“Wow, if you can do that for your former employer, just think what you could do for me!”
To get to this point, take what you have learned in your role as investigative reporter and ask yourself a few questions:
- How can I help this company address the issues and opportunities it is facing?
- What specific success stories can I offer to demonstrate my ability to handle these challenges?
- Why is this position the next logical step in my professional development?
- Why would I find this opportunity energizing? The challenge for most people is getting out of their own head and thinking about the situation from the other person’s point of view. To illustrate how this works, I’ll share a personal example.
Presenting vs. Positioning
When I position myself as a career coach, I can’t possibly customize my message for every job hunter the way a candidate could tailor his approach to match the needs of a particular company. But what I can do is take time to reflect on the frustrations common to many people in transition. Positioning takes this point of view into account. Presenting doesn’t.
To see how this plays out from a marketing standpoint, let’s look at how my approach might differ without effective positioning. If I were to present myself, my message to potential clients would involve me telling my story from my point of view:
“For almost 20 years, I have worked with career-changers at all levels in a variety of fields ranging from finance and engineering to advertising and manufacturing.”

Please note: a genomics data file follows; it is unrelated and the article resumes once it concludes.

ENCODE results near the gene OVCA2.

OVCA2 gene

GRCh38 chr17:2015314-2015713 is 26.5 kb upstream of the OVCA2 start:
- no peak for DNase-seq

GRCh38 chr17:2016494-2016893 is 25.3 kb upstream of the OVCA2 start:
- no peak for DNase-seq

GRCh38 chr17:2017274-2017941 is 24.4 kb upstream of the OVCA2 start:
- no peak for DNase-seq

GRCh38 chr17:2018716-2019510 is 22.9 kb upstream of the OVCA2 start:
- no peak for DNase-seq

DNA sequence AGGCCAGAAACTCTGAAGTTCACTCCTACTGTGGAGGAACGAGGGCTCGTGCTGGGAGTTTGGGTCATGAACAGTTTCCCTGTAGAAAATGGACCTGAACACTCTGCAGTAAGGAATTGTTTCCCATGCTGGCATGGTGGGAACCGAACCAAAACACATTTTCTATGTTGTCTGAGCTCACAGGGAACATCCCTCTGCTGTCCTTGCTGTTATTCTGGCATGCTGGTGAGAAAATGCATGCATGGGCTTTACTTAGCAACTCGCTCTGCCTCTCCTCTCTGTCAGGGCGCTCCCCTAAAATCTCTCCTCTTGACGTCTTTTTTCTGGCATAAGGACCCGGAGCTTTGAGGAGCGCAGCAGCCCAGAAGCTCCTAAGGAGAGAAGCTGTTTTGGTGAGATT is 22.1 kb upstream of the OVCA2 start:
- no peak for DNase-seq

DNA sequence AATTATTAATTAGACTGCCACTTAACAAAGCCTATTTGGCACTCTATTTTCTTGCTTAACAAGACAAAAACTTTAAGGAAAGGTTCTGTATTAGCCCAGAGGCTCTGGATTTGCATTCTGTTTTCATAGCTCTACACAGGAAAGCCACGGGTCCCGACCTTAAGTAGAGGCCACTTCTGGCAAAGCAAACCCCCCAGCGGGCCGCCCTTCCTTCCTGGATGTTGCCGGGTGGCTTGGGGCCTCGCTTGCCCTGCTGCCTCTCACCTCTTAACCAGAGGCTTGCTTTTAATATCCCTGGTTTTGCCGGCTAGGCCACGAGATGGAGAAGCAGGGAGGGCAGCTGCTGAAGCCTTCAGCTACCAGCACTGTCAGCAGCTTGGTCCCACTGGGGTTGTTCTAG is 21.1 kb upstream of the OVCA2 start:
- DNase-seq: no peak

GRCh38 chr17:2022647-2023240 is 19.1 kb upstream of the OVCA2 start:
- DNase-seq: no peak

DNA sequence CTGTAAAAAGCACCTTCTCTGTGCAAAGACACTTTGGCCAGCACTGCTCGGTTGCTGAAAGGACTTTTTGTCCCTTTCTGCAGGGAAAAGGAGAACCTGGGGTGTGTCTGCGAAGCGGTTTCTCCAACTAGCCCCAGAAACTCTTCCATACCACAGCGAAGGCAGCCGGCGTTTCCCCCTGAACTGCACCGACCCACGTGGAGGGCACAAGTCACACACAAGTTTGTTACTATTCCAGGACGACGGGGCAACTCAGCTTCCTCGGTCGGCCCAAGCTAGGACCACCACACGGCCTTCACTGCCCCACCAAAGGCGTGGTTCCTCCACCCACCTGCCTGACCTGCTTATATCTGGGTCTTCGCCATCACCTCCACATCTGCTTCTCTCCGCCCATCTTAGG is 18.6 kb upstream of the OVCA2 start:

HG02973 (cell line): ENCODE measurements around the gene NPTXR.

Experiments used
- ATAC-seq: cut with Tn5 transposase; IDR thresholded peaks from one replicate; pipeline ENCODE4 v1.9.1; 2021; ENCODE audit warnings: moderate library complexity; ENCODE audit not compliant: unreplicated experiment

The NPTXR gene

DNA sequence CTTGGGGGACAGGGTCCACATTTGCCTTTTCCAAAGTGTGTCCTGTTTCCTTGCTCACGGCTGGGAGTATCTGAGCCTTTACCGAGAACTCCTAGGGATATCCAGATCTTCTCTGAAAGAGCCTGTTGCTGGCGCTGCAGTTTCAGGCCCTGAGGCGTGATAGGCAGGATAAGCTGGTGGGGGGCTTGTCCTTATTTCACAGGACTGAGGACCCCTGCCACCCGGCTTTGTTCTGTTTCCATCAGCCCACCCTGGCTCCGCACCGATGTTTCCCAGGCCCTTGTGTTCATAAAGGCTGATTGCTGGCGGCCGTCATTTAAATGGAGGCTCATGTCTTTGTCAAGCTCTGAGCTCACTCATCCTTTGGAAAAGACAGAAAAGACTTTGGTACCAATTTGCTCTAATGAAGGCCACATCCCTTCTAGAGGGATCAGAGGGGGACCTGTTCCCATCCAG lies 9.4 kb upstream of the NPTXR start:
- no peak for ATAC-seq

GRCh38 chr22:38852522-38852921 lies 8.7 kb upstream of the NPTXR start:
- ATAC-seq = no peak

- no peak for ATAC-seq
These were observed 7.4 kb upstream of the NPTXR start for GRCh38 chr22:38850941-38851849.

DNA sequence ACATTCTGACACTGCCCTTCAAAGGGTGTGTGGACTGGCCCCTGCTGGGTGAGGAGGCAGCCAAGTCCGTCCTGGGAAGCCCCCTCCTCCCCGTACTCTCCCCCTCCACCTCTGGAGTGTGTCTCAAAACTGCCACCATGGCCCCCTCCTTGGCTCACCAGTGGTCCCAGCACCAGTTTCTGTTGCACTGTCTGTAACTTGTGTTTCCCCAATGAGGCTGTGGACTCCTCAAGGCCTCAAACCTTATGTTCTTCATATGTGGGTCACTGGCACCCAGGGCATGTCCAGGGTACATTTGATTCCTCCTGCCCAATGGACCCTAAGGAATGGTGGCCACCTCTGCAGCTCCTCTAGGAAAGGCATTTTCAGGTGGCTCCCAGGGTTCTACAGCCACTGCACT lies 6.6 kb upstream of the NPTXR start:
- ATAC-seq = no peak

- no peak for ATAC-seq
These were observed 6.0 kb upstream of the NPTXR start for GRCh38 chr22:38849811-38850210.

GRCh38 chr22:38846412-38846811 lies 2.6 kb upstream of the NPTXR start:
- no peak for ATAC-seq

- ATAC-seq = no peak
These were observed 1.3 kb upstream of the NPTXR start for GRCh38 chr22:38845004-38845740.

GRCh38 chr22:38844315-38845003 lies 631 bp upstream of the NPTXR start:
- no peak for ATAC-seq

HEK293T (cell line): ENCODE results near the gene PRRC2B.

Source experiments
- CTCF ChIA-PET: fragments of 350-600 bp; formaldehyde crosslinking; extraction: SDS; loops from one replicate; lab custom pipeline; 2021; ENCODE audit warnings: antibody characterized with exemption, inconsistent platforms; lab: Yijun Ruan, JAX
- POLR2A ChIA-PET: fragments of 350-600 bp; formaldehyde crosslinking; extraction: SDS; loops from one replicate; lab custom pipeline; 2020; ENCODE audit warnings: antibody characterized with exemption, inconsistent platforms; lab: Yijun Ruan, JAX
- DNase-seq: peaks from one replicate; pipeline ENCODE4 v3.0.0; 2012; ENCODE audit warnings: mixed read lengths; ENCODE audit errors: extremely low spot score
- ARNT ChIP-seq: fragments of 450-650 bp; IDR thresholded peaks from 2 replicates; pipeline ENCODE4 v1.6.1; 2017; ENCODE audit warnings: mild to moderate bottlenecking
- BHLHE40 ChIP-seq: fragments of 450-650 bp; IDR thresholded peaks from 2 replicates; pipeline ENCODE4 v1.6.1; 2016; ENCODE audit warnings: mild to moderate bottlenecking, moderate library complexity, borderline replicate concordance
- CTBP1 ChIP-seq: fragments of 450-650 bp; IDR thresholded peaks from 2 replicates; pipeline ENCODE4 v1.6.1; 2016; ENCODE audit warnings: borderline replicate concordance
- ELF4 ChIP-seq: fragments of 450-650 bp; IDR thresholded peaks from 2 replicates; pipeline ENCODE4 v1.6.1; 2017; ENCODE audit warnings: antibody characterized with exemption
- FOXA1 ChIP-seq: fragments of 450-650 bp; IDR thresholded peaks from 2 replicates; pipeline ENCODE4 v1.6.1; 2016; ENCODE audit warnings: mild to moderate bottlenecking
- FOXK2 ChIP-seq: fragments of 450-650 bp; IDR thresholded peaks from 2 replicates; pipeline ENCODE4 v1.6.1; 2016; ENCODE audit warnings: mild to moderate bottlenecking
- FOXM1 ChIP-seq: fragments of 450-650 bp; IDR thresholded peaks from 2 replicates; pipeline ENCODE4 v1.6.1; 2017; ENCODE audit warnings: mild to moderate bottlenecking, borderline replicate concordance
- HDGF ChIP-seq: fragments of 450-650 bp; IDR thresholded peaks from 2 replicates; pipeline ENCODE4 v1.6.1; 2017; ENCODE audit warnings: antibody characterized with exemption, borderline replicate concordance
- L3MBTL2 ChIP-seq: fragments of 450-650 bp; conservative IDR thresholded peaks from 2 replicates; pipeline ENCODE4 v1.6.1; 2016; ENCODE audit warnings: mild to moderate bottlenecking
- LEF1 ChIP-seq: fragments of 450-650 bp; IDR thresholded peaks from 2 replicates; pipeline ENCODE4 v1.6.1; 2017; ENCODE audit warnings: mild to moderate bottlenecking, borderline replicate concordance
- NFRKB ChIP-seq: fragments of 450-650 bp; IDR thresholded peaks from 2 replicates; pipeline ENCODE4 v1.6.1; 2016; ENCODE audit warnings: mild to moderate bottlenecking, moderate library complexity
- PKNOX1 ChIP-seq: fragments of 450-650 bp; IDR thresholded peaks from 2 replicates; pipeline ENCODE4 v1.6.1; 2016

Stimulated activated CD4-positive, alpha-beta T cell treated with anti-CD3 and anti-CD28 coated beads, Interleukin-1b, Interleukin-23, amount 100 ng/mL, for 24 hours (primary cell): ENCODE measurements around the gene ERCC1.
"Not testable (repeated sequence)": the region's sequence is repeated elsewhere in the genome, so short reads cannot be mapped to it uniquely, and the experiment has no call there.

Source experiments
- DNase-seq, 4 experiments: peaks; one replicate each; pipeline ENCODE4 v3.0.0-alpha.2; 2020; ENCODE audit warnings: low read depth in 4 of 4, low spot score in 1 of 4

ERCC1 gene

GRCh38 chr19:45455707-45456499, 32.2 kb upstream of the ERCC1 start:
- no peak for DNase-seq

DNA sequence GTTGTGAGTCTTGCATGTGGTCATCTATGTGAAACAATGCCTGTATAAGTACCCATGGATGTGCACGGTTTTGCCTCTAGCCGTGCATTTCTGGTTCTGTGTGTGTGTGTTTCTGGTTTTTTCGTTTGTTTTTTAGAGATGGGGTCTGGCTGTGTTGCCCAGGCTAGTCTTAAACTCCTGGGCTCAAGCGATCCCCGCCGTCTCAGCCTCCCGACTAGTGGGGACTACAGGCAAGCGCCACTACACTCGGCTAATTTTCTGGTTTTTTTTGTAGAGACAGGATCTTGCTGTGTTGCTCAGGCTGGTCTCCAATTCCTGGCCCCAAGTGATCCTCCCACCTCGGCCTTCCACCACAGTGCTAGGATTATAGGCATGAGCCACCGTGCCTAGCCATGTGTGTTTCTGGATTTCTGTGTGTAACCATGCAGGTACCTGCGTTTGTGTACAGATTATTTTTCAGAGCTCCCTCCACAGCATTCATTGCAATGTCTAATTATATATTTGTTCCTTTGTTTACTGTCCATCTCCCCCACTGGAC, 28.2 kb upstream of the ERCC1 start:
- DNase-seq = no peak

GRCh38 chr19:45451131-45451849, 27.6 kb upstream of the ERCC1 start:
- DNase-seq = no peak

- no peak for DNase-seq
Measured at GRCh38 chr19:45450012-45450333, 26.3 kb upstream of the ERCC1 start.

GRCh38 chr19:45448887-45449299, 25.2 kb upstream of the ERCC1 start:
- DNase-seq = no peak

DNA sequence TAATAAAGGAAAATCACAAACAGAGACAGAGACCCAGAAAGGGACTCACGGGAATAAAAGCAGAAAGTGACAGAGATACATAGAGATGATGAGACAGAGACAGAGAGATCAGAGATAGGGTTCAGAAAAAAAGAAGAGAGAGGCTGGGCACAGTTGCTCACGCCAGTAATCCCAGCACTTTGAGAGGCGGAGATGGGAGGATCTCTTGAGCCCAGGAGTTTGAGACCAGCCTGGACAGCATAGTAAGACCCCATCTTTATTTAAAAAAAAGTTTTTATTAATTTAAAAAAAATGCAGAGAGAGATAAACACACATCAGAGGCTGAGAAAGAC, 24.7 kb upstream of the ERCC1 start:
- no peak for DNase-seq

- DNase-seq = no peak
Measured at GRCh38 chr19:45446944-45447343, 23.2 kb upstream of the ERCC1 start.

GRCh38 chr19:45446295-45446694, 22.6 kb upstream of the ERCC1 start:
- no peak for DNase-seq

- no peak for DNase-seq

Not very interesting.
With effective positioning, it is possible to get the attention of your target audience simply by looking at the world from their perspective. In other words, to position myself as an expert, I need to make it clear that I know exactly what my prospective clients are experiencing. A great way to accomplish this is to start with a question:
“Have you ever applied for a job that seemed like a perfect fit yet never received a response?”
If you are like many job hunters, you might read this line and immediately relate to how disappointing and frustrating it can be. For this reason, acknowledging and addressing the pain is a great way to connect with my audience.
Once I have given the reader some indication that they have come to the right place, I tell my story from their point of view. This includes sharing the mistakes I made along the way as well as what I learned.